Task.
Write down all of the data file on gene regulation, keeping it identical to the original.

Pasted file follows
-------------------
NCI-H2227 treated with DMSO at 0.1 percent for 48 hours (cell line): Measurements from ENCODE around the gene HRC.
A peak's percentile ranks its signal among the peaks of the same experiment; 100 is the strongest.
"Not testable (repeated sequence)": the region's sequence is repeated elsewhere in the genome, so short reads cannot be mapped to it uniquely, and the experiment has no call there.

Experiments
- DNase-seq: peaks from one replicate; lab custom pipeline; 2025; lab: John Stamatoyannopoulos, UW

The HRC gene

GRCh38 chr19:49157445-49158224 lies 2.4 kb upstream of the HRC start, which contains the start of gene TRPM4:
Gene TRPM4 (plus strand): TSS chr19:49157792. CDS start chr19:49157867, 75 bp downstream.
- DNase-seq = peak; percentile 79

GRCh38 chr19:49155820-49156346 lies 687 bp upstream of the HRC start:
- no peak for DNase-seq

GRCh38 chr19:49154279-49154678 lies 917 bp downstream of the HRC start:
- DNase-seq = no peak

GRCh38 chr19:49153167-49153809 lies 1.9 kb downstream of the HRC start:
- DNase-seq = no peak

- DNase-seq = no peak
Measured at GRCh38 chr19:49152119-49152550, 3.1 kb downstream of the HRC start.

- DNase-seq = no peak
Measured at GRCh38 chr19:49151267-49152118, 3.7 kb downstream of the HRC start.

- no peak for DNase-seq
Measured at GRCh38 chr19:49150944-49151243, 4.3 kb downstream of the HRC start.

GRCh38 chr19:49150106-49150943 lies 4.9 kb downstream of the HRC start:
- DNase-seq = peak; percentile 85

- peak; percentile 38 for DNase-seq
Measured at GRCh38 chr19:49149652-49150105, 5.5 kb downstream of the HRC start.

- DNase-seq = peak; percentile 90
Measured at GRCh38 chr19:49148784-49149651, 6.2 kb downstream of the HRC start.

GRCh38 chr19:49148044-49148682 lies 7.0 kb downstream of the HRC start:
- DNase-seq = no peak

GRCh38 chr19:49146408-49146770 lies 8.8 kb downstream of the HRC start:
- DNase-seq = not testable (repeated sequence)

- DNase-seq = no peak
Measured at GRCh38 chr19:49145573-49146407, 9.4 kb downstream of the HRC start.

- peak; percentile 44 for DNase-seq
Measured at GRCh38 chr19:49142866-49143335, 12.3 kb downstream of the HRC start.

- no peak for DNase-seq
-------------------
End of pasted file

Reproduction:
NCI-H2227 treated with DMSO at 0.1 percent for 48 hours (cell line): Measurements from ENCODE around the gene HRC.
A peak's percentile ranks its signal among the peaks of the same experiment; 100 is the strongest.
"Not testable (repeated sequence)": the region's sequence is repeated elsewhere in the genome, so short reads cannot be mapped to it uniquely, and the experiment has no call there.

Experiments
- DNase-seq: peaks from one replicate; lab custom pipeline; 2025; lab: John Stamatoyannopoulos, UW

The HRC gene

GRCh38 chr19:49157445-49158224 lies 2.4 kb upstream of the HRC start, which contains the start of gene TRPM4:
Gene TRPM4 (plus strand): TSS chr19:49157792. CDS start chr19:49157867, 75 bp downstream.
- DNase-seq = peak; percentile 79

GRCh38 chr19:49155820-49156346 lies 687 bp upstream of the HRC start:
- no peak for DNase-seq

GRCh38 chr19:49154279-49154678 lies 917 bp downstream of the HRC start:
- DNase-seq = no peak

GRCh38 chr19:49153167-49153809 lies 1.9 kb downstream of the HRC start:
- DNase-seq = no peak

- DNase-seq = no peak
Measured at GRCh38 chr19:49152119-49152550, 3.1 kb downstream of the HRC start.

- DNase-seq = no peak
Measured at GRCh38 chr19:49151267-49152118, 3.7 kb downstream of the HRC start.

- no peak for DNase-seq
Measured at GRCh38 chr19:49150944-49151243, 4.3 kb downstream of the HRC start.

GRCh38 chr19:49150106-49150943 lies 4.9 kb downstream of the HRC start:
- DNase-seq = peak; percentile 85

- peak; percentile 38 for DNase-seq
Measured at GRCh38 chr19:49149652-49150105, 5.5 kb downstream of the HRC start.

- DNase-seq = peak; percentile 90
Measured at GRCh38 chr19:49148784-49149651, 6.2 kb downstream of the HRC start.

GRCh38 chr19:49148044-49148682 lies 7.0 kb downstream of the HRC start:
- DNase-seq = no peak

GRCh38 chr19:49146408-49146770 lies 8.8 kb downstream of the HRC start:
- DNase-seq = not testable (repeated sequence)

- DNase-seq = no peak
Measured at GRCh38 chr19:49145573-49146407, 9.4 kb downstream of the HRC start.

- peak; percentile 44 for DNase-seq
Measured at GRCh38 chr19:49142866-49143335, 12.3 kb downstream of the HRC start.

- no peak for DNase-seq